Yes, dear readers, I have indeed lived at Ickworth — that is, I’ve stayed at the hotel in one wing of the estate — for a few days. Victoria here, with a few words about this amazing National Trust property which houses a family hotel as well as the handsomely maintained State Rooms in the Rotunda and a fine park. And there are some fascinating characters and family stories (even scandals) to go along with your tour.
This east wing of Ickworth houses the hotel, which has a website here. I wish we could have stayed longer because the amenities were excellent, the food delicious, and for ambiance, it excelled! I should point out that my photo was taken from behind the buildings. The other wing, the West Wing, has been developed for conferences, weddings and other events. The east wing was first used as the Hervey family residence. The west wing was empty, built only for the symmetry of the architecture. For a time, it was used as a conservatory.
This is the entrance to the rotunda, the galleries and rooms housing the NT collections. The Hervey family lived at the Ickworth estate for centuries, though this building was not completed until the 19th century.
Not far from this lonely sheep there is a walled garden, now a vineyard. Here is more information on their output. It is very tasty.
Ickworth as it stands today was the creation of an eccentric and passionate collector, the Earl Bishop, as he is popularly known. Frederick Augustus Hervey (1739-1803) was a younger son but succeeded to the title of 4th Earl of Bristol, following two of his brothers. Though he had originally chosen a legal career, he took orders and was eventually named Bishop of Cloyne (1767) and of Derry (1768) in Ireland. He grew rich on the proceeds of this and other offices and built a great house in Ballyscullion, which he had designed by Mario Aspucci, an Italian architect, for throughout his life the Earl Bishop traveled and collected in Italy, hoping to furnish his magnificent houses with the finest art and furnishings. He was partial to the rotunda style of building in the great Roman tradition.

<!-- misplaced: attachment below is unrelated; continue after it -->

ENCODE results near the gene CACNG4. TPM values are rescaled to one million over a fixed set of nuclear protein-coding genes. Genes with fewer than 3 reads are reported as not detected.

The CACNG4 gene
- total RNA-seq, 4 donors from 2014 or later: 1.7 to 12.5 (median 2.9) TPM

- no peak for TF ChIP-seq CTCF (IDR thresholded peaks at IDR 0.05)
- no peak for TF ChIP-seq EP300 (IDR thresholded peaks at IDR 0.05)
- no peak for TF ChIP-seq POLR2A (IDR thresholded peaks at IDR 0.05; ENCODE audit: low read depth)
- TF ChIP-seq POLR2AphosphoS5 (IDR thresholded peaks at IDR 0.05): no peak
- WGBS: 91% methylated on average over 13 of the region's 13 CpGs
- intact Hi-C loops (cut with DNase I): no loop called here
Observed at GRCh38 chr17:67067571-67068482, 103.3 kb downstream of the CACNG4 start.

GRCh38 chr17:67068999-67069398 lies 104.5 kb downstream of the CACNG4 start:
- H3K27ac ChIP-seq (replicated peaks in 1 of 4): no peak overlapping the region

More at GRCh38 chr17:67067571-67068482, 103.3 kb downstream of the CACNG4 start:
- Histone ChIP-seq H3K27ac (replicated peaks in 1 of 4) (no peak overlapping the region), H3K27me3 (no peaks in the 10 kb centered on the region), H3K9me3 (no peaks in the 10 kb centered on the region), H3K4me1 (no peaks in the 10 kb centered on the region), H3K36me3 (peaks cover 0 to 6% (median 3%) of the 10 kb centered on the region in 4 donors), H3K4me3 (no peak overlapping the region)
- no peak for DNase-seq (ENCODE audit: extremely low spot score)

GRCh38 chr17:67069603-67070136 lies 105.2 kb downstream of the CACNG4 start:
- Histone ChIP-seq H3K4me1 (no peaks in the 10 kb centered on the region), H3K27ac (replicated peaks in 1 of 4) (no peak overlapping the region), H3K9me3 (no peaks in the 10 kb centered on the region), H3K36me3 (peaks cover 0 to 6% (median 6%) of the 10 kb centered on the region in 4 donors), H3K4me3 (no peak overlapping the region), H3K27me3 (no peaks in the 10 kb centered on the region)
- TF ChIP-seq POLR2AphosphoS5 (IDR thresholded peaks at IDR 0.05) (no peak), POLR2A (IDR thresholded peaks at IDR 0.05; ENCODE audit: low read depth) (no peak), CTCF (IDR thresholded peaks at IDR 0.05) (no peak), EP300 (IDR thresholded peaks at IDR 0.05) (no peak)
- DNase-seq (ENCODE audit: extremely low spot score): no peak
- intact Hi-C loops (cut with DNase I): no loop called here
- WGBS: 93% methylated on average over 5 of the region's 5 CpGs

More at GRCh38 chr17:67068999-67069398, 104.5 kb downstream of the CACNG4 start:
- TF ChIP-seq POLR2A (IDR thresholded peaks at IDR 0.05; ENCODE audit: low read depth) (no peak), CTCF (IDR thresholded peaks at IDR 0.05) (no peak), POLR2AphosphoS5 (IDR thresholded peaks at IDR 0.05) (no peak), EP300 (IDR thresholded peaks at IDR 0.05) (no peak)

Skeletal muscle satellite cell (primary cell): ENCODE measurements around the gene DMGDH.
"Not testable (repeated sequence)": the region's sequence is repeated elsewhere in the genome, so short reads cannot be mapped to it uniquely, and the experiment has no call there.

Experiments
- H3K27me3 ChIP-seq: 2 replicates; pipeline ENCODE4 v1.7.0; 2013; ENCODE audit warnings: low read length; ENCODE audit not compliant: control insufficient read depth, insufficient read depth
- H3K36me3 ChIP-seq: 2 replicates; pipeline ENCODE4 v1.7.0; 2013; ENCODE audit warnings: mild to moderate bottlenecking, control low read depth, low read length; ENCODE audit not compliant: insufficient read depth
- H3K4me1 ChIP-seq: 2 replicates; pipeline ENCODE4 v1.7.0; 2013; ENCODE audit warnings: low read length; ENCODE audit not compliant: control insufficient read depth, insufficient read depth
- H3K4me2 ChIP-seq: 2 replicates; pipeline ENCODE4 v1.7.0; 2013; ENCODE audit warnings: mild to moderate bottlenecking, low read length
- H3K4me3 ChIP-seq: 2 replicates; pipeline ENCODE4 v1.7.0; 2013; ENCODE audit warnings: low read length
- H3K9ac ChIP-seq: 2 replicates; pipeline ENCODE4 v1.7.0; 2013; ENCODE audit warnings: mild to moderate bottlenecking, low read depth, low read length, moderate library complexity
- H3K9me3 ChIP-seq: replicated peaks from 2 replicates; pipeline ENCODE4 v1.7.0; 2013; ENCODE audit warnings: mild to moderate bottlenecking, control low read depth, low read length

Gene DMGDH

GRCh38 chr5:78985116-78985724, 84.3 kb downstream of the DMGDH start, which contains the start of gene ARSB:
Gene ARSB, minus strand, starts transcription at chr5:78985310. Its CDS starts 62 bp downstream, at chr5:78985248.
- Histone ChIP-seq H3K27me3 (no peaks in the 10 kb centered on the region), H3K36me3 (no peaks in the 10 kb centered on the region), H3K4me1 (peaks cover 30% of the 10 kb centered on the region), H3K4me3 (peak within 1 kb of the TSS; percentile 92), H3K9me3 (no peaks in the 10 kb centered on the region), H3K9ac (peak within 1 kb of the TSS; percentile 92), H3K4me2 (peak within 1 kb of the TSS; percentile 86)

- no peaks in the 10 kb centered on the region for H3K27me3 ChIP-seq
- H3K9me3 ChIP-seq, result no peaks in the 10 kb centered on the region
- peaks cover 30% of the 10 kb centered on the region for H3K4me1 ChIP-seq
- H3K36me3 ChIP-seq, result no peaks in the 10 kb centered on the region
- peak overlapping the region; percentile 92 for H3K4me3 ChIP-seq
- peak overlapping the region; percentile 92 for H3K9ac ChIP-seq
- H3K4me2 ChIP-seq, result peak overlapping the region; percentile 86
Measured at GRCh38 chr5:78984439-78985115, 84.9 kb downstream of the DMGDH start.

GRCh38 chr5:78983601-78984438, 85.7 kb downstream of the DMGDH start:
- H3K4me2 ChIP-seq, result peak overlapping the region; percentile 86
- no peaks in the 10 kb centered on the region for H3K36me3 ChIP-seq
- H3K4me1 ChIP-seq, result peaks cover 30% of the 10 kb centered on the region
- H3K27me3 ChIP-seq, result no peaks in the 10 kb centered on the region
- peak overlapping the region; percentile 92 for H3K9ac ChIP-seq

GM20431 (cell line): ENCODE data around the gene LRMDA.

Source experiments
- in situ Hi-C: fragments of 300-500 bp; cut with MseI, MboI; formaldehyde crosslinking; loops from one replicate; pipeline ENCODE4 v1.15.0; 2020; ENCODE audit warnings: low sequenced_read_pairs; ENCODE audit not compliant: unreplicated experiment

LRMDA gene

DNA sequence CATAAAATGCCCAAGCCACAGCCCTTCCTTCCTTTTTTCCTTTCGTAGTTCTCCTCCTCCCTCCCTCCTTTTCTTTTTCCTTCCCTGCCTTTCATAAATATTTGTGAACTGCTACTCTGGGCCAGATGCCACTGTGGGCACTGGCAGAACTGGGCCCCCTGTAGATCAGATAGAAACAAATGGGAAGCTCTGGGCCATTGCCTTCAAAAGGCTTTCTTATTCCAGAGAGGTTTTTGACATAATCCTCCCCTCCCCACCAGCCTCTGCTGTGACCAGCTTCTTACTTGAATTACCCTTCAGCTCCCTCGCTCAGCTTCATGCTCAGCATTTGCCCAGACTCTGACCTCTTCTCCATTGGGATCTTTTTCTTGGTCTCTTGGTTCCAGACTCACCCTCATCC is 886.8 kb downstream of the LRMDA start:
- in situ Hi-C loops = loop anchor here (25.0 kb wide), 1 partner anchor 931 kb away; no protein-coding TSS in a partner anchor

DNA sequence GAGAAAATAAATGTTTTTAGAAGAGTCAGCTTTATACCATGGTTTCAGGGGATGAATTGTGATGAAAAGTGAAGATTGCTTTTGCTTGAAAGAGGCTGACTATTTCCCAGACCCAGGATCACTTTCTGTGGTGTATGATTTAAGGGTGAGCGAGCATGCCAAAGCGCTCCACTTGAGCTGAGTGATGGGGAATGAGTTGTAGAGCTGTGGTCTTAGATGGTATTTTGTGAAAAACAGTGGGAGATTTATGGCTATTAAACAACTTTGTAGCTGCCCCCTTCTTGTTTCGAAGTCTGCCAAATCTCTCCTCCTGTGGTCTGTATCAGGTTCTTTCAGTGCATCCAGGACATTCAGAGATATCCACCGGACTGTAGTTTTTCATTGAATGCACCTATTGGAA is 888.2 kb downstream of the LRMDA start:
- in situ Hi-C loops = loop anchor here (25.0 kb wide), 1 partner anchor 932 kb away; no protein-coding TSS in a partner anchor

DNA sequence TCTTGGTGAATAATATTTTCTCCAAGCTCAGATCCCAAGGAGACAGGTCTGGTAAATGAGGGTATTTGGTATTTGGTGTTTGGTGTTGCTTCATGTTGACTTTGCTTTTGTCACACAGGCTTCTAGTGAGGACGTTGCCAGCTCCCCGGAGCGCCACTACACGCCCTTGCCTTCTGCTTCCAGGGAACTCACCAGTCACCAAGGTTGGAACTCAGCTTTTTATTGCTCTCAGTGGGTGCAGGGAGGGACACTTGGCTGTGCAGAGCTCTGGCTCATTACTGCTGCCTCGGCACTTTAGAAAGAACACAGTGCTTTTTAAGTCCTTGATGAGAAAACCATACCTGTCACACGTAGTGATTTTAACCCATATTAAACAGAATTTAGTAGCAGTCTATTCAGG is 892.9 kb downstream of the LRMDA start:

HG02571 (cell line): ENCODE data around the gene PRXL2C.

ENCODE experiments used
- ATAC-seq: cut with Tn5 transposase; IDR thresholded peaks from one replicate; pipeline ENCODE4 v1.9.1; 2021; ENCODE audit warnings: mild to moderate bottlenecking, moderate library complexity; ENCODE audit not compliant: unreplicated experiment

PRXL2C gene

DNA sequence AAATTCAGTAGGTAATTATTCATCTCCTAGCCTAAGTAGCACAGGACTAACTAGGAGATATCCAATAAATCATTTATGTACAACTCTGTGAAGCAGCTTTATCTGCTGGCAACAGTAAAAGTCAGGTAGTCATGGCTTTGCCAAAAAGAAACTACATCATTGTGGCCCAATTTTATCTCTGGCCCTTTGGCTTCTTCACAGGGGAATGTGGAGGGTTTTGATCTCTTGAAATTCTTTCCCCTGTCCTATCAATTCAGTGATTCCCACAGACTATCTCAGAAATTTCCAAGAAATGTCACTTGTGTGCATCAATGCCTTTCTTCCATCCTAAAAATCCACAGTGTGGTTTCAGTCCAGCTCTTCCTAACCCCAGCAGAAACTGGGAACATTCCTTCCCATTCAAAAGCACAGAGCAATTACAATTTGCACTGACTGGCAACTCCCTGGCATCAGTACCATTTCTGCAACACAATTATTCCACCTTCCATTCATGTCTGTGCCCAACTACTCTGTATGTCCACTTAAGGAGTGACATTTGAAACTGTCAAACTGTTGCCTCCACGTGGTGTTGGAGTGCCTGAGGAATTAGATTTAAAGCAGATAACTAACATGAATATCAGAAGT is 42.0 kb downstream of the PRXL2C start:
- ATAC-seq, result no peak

Above is a drawing of the house at Ballyscullion. It did not last long, for it was demolished in the early 19th century, never completely finished and already deteriorating. However, the handsome portico was saved and can be seen today as part of St.George’s Church, Belfast. Notice how it resembles the portico of the rotunda, above.
The Bishop succeeded his brother in 1779 as 4th Earl of Bristol and became known as the Earl-Bishop. He also inherited the properties at Ickworth, an old manor which had a relatively small lodge to house the family. The Earl Bishop used something very similar to the plans for his Ballyscullion house to build Ickworth. The project began in 1795.
Ickworth from the Park
Above, two views of our lovely bedchamber in the hotel.
Although it was October, the roses were still in bloom.
As eccentric as it appears, a little slice of ancient Italy in Suffolk, it is a beautiful place to visit. It has everything for family entertainment plus the great museum, the park and nearby is the picturesque town of Bury St. Edmunds, not to mention the Newmarket racetrack. All are highly recommended!!!